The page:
forgive is to set a prisoner free and to discover that the prisoner was you. -Lewis B. Smedes

I was having a great day. I mean, a really great day. Then it hit me. The memory of what “that person” did to me and suddenly, out of nowhere I was angry. I thought that I had “moved on” from that part of my life, but I realize now that I moved ahead while carrying the resentment and bitterness of the things that had happened with me.

When an injustice happens, we want to be vindicated. We carry the burden of the hurt because on the surface, forgiving can feel like letting the other person off the hook or excusing their behavior and actions. So we wrap the pain and the anger associated with the events around us like a blanket.

If I forgave, I wouldn’t have anything to hold on to–and we all want the things we’ve done in our lives to count, to not be a waste.  Then I came across something I wrote in an old blog post: “If you want to change, change.” I read that forgiveness is a choice; it’s a gift you give yourself. It does not come naturally like the process of grief, it’s one that you have to actively commit to see through.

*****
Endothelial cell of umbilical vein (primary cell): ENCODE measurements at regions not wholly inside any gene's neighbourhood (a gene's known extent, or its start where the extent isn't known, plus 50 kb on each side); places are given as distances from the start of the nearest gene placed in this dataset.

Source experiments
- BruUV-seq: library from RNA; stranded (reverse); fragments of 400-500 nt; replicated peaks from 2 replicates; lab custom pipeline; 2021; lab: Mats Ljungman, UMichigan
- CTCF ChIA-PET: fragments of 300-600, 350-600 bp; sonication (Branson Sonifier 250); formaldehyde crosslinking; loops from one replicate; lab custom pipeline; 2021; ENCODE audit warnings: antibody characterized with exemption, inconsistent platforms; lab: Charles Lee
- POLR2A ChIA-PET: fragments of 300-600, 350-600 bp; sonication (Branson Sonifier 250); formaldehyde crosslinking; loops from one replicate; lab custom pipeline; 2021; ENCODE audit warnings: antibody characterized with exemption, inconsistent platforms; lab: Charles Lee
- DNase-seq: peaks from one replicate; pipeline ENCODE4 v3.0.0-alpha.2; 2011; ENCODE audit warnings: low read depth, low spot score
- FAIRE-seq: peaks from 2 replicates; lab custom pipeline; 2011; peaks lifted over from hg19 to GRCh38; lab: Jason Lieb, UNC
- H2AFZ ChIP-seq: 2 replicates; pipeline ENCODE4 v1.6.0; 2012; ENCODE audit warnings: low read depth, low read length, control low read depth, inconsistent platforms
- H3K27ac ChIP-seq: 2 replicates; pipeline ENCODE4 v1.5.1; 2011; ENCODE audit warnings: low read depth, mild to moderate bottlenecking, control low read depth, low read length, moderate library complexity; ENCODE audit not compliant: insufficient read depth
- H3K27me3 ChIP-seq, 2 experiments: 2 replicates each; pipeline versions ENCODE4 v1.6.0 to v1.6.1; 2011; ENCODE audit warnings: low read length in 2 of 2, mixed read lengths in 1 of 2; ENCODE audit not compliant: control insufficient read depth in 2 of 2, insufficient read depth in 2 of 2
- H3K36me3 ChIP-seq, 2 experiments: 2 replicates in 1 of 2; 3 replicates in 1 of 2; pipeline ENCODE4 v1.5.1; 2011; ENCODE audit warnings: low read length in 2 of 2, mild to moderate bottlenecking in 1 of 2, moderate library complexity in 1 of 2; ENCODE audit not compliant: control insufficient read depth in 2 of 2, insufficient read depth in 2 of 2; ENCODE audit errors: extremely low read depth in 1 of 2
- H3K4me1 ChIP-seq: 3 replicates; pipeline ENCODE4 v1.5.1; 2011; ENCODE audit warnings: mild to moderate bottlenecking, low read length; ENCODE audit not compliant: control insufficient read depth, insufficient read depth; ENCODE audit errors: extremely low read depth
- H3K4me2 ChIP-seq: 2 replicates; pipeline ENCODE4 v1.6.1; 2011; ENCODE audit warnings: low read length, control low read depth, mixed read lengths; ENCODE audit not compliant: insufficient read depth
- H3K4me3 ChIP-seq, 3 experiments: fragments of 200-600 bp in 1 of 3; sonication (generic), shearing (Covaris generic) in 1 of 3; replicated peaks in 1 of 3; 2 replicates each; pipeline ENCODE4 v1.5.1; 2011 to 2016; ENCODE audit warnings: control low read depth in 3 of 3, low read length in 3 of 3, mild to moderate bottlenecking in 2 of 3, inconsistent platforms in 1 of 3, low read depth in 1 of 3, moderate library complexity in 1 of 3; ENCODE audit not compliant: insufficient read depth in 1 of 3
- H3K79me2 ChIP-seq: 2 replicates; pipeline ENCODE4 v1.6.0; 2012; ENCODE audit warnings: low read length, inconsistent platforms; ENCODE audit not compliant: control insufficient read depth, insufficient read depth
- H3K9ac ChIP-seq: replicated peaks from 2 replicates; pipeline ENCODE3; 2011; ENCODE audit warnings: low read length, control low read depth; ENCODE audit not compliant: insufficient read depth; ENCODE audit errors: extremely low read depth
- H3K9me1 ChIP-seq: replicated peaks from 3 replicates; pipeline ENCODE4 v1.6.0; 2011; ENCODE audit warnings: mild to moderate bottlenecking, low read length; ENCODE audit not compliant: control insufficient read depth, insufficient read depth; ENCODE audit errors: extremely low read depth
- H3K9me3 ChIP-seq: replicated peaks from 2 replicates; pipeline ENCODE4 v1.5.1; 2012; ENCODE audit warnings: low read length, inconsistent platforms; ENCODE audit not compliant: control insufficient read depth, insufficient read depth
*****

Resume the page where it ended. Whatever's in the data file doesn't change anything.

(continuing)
Forgiveness calls for a change of heart and thinking. It is not a feeling–it’s a decision you make to do the right thing.  Forgiveness is hard because it means letting go of the emotional attachments we’ve made to parts of our past. It is a practice that requires you to let go and learn . Dr Wayne W. Dyer writes “When you give up interfering, and opt instead to stream like water–gently, softly and unobtrusively–you become forgiveness itself.”

Andrea Brandt, Ph.D. describes forgiveness as “the capping off of your emotional turmoil. [It] puts the final seal on what happened that hurt you. You will still remember what happened, but you will no longer be bound by it. Having worked through the feelings and learned what you need to do to strengthen your boundaries or get your needs met, you are better able to take care of yourself in the future.”

Forgiveness is not about forgetting, it’s about moving on. Forgiveness is not about giving it, it’s about choosing happiness over anger and learning that anger and resentment are a choice as is choosing not to indulge in them. Forgiveness is not about pretending that nothing happened, it’s about the commitment to stop playing the pain over and over again in your mind.  Forgiveness is about forgiving yourself for putting you in a bad situation in the first place. Forgiveness is freedom.

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